- Associated Press - Wednesday, April 8, 2015

COLUMBUS, Miss. (AP) - “The cemetery’s a lively place, isn’t it?”

That’s the question high school student West Givens will ask visitors at Friendship Cemetery during Pilgrimage this year, and he’d be correct. Givens is just one of many students who bring long-departed Columbus residents to life during Tales of the Crypt.

Over the last 25 years, Tales of the Crypt has become a local tradition during the Columbus Pilgrimage. Juniors from Mississippi School for Math and Science dress up as actual 19th-century Columbus residents and perform monologues for visitors taking a guided tour throughout the cemetery.

Tales from the Crypt will be from 7 p.m. to 10 p.m. on Wednesday and Friday and April 13, 15 and 17. The Pilgrimage runs through April 18.

Students play Civil War soldiers, freed slaves, devoted wives, unmarried school teachers and more. Each one gives a lively account of their characters’ lives. All of the students involved are from MSMS history teacher Chuck Yarborough’s U.S. History class. The students who do not perform are narrators who guide visitors along the tours.

“It truly allows the student to make history come to life, and they make history come to life for the entire community,” Yarborough said.

Each year is unique, Yarborough said. No two students have researched the same people, so their research and performances have always been entirely their own. Visitors see different performances each year.

But visitors at Tales of the Crypt only see the final part of a yearlong project Yarborough’s students work on that requires students to do much more than perform a monologue.

In August, 68 students each pick a name from a list of people buried in Friendship Cemetery who died prior to 1930, Yarborough said. The students then research the person’s life using primary source documents. The point of the project is to have students use the documents to put together the story of their chosen character’s life.

Givens is one of the last performers on the tour. He has always loved history and performing, but when he chose William Wiltshire Whitfield to research and eventually perform, he knew nothing about his chosen character.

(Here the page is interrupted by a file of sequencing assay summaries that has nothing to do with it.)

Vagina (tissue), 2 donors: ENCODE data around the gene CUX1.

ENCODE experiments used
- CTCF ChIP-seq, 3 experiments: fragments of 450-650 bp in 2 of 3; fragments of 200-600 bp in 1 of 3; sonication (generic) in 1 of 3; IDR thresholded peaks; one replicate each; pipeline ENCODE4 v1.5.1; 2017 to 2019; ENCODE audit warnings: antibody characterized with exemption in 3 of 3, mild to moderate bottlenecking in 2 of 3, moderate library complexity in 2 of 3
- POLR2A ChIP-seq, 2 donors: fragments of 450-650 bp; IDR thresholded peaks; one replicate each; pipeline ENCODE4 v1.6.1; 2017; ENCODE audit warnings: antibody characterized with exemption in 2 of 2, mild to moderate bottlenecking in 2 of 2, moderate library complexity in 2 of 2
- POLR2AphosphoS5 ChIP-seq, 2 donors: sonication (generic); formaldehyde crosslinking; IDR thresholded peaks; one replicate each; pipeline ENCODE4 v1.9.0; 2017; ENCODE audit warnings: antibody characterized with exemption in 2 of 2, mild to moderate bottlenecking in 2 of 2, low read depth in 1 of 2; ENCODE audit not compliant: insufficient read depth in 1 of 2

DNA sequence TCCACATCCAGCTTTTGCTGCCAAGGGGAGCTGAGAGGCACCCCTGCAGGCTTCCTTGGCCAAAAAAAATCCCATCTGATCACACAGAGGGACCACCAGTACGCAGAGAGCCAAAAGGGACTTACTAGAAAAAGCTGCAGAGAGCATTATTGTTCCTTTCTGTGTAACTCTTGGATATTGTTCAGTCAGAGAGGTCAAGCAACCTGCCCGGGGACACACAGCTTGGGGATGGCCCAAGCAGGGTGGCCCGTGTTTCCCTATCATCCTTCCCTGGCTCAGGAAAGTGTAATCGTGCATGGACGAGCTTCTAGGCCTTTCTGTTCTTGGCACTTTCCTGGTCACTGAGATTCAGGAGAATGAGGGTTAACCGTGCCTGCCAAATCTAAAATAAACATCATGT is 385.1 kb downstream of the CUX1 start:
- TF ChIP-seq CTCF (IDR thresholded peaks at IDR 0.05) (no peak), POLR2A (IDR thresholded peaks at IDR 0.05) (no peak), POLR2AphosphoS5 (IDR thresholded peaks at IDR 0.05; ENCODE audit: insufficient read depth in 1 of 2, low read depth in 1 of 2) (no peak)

“I chose my guy off the fact that he has three W’s in his name and my name starts with a W,” Givens said.

Still as he dove into the research, he was excited to find that his character was one of the few Columbus residents chosen who not only survived fighting in the Civil War but who survived the entire nineteenth century. Many of the figures students researched died during or shortly after the war. Givens was surprised to learn that Whitfield lived past his 80th birthday.

During their first semester, the students write a paper based on their research. In January, the performance aspect of the project begins. Each student writes their own monologue from the point of view either of the person they researched or of someone who knew that person. They perform their monologues at auditions, and the best performances become part of Tales of the Crypt during Pilgrimage every spring.

Each student has a production team, said Givens. Five students help one performer edit the monologue and work out costumes and whatever else goes into the performance.

Sasha Edwards, a student from Senatobia, is the head narrator. Her job is to make sure the performers have everything they need and that each narrator knows where to go and what to do. Each night before Tales of the Crypt starts, she will make sure there are two narrators for every tour group and that narrators lead the groups with their own parents in them. Still, her favorite part of the project was the research.

“It helped us expand our minds on what the history of this town really is,” she said.

The project has received national attention and won several awards, including an award for Distinguished Historic Preservation from the Mississippi Heritage Trust and the 2005 Governor’s Award for Excellence in the Arts. It was also a national finalist for the History Channel’s Save Our Classroom Award in 2005, said Yarborough.

The project is important because it teaches students not just how to do research, but how to draw conclusions from that research, Yarborough said.

“And that, my friend, is true scholarship,” he said

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Information from: The Commercial Dispatch, http://www.cdispatch.com

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